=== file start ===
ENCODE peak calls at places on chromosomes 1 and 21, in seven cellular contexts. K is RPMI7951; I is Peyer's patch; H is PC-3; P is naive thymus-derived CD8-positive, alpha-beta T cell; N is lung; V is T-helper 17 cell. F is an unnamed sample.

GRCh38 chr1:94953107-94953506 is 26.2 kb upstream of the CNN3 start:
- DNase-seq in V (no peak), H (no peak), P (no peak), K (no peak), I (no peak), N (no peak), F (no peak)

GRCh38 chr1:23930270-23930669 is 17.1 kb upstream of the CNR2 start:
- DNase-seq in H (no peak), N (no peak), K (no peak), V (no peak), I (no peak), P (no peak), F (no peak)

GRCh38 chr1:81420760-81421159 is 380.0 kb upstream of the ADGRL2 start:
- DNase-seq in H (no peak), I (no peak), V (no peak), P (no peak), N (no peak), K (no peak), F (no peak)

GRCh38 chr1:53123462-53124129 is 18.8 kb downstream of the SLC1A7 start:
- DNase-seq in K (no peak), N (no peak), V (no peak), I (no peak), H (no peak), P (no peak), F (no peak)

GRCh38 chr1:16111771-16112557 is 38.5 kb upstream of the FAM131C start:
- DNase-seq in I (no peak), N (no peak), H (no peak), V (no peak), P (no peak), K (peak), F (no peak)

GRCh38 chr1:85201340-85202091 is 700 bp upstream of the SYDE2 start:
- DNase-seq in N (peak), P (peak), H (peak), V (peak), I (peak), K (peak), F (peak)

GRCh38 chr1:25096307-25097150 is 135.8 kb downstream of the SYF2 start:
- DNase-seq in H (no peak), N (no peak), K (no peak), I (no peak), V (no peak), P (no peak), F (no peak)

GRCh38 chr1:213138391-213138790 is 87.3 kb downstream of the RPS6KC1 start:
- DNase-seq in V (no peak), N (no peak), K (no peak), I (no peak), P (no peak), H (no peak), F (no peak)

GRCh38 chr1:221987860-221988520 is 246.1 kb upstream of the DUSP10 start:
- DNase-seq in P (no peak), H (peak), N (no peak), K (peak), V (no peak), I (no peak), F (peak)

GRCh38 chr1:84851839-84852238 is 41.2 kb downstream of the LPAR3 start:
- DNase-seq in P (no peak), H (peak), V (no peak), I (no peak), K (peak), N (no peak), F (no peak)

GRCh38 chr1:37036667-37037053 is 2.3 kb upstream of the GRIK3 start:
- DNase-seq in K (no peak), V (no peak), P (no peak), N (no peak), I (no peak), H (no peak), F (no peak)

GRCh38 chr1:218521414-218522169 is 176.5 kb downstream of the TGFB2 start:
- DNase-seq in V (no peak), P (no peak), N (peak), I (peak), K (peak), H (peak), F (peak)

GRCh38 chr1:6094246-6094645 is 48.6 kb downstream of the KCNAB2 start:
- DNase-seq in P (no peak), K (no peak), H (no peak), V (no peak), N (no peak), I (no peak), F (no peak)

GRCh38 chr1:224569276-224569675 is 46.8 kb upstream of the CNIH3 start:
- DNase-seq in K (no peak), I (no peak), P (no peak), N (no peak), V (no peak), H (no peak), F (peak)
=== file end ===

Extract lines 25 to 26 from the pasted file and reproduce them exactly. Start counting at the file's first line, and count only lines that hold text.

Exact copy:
- DNase-seq in V (no peak), P (no peak), N (peak), I (peak), K (peak), H (peak), F (peak)

GRCh38 chr1:6094246-6094645 is 48.6 kb downstream of the KCNAB2 start: